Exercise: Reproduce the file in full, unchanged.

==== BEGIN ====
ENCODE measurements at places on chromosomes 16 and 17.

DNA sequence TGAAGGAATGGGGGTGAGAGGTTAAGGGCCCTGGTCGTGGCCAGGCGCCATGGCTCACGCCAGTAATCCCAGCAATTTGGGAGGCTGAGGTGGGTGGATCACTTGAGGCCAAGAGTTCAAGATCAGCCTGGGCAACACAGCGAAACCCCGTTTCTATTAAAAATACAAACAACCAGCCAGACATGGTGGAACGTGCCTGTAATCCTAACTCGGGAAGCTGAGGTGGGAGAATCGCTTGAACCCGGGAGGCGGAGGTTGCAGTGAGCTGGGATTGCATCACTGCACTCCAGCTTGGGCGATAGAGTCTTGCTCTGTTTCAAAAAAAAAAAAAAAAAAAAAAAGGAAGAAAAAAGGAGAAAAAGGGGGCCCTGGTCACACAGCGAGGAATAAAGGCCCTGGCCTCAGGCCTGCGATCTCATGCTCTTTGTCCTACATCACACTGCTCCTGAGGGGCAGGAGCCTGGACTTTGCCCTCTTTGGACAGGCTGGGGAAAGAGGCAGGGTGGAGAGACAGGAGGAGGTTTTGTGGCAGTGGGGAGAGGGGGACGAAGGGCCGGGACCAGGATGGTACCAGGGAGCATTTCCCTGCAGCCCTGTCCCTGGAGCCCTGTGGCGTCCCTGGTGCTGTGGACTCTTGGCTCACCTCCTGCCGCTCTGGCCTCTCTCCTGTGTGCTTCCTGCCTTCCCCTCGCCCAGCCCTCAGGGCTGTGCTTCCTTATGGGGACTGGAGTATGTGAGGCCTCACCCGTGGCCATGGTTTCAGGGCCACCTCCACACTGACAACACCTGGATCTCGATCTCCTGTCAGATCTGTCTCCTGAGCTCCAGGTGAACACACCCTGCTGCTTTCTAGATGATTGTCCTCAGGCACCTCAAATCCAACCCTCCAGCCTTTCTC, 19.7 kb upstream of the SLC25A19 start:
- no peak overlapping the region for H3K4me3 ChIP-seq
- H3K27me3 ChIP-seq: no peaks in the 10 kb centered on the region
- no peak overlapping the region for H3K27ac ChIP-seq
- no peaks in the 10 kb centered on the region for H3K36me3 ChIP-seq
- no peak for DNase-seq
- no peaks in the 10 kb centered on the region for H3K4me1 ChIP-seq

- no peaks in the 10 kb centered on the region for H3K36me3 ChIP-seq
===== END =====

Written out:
ENCODE measurements at places on chromosomes 16 and 17.

DNA sequence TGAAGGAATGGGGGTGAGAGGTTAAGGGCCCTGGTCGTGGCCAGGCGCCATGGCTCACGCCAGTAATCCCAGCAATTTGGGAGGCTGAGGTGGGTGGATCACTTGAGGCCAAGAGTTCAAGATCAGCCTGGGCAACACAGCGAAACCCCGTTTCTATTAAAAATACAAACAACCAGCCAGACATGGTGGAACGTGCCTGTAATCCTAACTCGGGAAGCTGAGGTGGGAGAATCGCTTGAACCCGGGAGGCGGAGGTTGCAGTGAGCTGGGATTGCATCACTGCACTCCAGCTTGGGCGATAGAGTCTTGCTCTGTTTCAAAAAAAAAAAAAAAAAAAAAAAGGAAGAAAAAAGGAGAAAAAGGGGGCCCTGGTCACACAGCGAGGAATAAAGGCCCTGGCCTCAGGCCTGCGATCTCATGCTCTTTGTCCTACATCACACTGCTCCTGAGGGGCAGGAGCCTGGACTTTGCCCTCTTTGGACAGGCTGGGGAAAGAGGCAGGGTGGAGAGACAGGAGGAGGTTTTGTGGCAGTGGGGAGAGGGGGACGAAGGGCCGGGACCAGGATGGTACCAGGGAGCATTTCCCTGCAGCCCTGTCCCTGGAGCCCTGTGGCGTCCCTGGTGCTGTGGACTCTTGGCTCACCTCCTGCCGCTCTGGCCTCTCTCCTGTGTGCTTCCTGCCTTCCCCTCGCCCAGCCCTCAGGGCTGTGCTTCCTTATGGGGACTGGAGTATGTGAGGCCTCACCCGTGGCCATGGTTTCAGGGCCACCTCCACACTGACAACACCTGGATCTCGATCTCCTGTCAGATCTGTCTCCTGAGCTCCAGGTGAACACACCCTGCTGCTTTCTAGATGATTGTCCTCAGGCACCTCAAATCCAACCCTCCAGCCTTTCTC, 19.7 kb upstream of the SLC25A19 start:
- no peak overlapping the region for H3K4me3 ChIP-seq
- H3K27me3 ChIP-seq: no peaks in the 10 kb centered on the region
- no peak overlapping the region for H3K27ac ChIP-seq
- no peaks in the 10 kb centered on the region for H3K36me3 ChIP-seq
- no peak for DNase-seq
- no peaks in the 10 kb centered on the region for H3K4me1 ChIP-seq

- no peaks in the 10 kb centered on the region for H3K36me3 ChIP-seq